As the most popular and well-known tabletop RPG, Dungeons and Dragons has a lot of different types of players to keep happy. Even within a single roleplaying group, there will be people with a variety of different playstyles to appease. Many people who might prefer systems like World of Darkness of FUDGE will end up playing D&D because that's what their friends play.

4E is a better designed system than any previous version, and one that focuses best on the core strengths of Dungeons and Dragons. But as an RPG that must cater to more players than any other, it remains to be seen whether or not that was the right choice.

Thursday, July 8, 2010

Magic 2011 Set Review

Last year, Magic completely changed the way they did core sets with Magic 2010. They moved to a yearly release, smaller set size, and named the sets by year rather than edition. More importantly, they changed the way they designed the sets themselves, printing new cards beside reprints and focusing on flavorful and evocative designs.

Magic 2010 was a huge critical and commercial success, and this year they're trying to recapture that success (or even improve upon it) with Magic 2011. So how does this set match up?

With the full set up on Gatherer, I can give a preliminary review and then describe any cards that surprise me at the prerelease. Onwards!

Overall Impressions

Magic 2011 (M11 for short) feels much more cohesive than its predecessor. The cycles are tighter, allowing new players to see connections between cards more easily. The Titans and Leylines are both beautiful examples that let new players see recurring elements while showing off each color's strengths and abilities. They double-cycle of spells named after planeswalkers are equally effective in creating the feel of a larger setting with recurring themes and characters. Even the cycle of color hate spells (Celestial Purge through Autumn's Veil) do a better job of reinforcing exactly what each color dislikes about its opponents.

There are quite a few returning cards from M10, many of which I am happy to see for another year but hope won't make it into M12. Lightning Bolt and Baneslayer Angel are both powerful cards that have helped to define standard, but I don't want them to define standard forever. Platinum Angel is cool, but after three printings in a row she is starting to feel less epic. There are other cards that I wouldn't mind seeing in the core set for years - Pacifism and Doom Blade are perfect common removal spells, Cancel is the solid baseline counterspell, and Gravedigger is the kind of card that really shines in the core set.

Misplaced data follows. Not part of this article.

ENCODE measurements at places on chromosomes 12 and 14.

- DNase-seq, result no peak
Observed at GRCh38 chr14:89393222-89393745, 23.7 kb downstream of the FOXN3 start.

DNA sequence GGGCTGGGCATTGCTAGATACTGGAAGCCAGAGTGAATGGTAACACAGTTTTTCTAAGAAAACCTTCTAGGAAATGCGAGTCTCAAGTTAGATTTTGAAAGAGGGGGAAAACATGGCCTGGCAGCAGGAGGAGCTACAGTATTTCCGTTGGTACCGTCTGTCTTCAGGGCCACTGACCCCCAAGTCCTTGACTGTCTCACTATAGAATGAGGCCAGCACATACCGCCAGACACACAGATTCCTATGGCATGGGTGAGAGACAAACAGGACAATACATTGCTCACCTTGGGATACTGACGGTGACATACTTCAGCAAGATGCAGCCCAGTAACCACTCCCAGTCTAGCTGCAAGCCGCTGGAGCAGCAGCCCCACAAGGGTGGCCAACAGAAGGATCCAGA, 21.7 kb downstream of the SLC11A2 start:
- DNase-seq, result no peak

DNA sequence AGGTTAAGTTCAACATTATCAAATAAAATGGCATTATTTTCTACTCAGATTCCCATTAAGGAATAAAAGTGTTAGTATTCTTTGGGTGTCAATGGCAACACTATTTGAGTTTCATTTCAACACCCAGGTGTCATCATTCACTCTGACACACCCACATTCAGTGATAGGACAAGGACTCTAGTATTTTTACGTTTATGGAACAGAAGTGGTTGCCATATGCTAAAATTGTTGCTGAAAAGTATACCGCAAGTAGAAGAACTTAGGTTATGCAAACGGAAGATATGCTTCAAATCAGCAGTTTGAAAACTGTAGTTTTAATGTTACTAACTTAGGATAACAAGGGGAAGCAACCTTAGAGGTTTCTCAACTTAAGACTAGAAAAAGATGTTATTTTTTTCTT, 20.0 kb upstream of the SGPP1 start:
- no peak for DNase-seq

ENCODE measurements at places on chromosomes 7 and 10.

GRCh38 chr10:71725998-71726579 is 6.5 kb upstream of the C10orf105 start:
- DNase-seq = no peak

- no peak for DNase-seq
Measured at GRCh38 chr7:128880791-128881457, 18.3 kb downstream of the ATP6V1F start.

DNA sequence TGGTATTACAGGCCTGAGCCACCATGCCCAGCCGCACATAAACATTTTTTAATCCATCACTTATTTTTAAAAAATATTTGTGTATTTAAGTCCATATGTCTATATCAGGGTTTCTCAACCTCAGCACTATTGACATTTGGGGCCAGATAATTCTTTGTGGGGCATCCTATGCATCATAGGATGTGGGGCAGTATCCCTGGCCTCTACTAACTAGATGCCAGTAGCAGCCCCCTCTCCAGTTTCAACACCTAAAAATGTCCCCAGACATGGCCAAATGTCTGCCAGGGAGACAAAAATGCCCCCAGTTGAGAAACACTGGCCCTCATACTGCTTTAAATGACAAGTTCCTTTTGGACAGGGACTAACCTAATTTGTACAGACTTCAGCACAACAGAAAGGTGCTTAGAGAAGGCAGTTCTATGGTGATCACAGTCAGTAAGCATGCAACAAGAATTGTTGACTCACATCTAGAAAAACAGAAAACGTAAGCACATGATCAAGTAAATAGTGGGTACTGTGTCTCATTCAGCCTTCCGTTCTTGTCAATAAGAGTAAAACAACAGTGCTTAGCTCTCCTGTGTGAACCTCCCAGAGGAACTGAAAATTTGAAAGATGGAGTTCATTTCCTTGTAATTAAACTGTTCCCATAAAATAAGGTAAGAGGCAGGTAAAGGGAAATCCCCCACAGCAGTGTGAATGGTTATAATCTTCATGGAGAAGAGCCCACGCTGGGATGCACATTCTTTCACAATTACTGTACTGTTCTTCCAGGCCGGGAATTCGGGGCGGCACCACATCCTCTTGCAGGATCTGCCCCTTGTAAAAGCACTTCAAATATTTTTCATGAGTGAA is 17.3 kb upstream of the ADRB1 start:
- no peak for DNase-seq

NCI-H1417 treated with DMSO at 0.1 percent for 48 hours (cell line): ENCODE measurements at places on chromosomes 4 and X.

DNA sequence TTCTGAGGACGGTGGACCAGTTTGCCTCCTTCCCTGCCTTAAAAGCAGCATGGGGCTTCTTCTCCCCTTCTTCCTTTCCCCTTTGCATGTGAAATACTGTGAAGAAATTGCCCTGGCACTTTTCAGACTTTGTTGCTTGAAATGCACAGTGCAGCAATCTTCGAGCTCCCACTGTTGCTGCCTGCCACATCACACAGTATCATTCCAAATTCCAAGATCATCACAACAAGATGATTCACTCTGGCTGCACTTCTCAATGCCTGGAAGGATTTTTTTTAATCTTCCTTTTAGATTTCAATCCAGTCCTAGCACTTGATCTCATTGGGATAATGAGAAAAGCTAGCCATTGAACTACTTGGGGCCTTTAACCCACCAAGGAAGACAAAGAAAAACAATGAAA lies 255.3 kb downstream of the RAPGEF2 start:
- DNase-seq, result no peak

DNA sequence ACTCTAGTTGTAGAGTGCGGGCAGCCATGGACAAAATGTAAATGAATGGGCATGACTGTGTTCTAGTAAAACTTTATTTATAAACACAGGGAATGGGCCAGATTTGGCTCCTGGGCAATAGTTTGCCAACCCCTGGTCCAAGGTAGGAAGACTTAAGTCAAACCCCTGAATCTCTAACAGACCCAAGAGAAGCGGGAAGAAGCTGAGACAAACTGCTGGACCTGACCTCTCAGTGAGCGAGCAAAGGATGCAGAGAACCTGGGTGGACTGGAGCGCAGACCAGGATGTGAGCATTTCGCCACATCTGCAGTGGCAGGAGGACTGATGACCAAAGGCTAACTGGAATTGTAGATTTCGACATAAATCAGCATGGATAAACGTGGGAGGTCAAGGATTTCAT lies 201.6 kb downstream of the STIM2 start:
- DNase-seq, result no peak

I'm going to cover each color as a whole and touch upon a few specific cards, then wrap things up with a few final thoughts.


White is probably the least interesting color in M11. The commons and uncommons aren't bad, they just don't really excite me. Snapping Drake gets printed in its third color this year, and we get a bunch of unexciting vanilla and french-vanilla beaters.

There are a few exceptions - War Priest of Thune is one of those great cards that seems like it should have been printed years ago. Squadron Hawk is probably my favorite common in the set - insane card advantage that takes some work to make useful, and a perfectly flavorful name. Roc Egg is a nice modern take on a weirdly-colored old concept. I can't even quite bring myself to dislike Goldenglow Moth - it's such a silly little card, and I've had some good times with it in Duals of the Planeswalkers.

I'm not too happy about seeing two rare slots eaten up by seven-mana flyers with defensive abilities, Angelic Arbiter and Vengeful Archon. I just think that in a core set, you want to use your rare slots as effectively as possible to show interesting variety, and instead we get two relatively generic big flying things.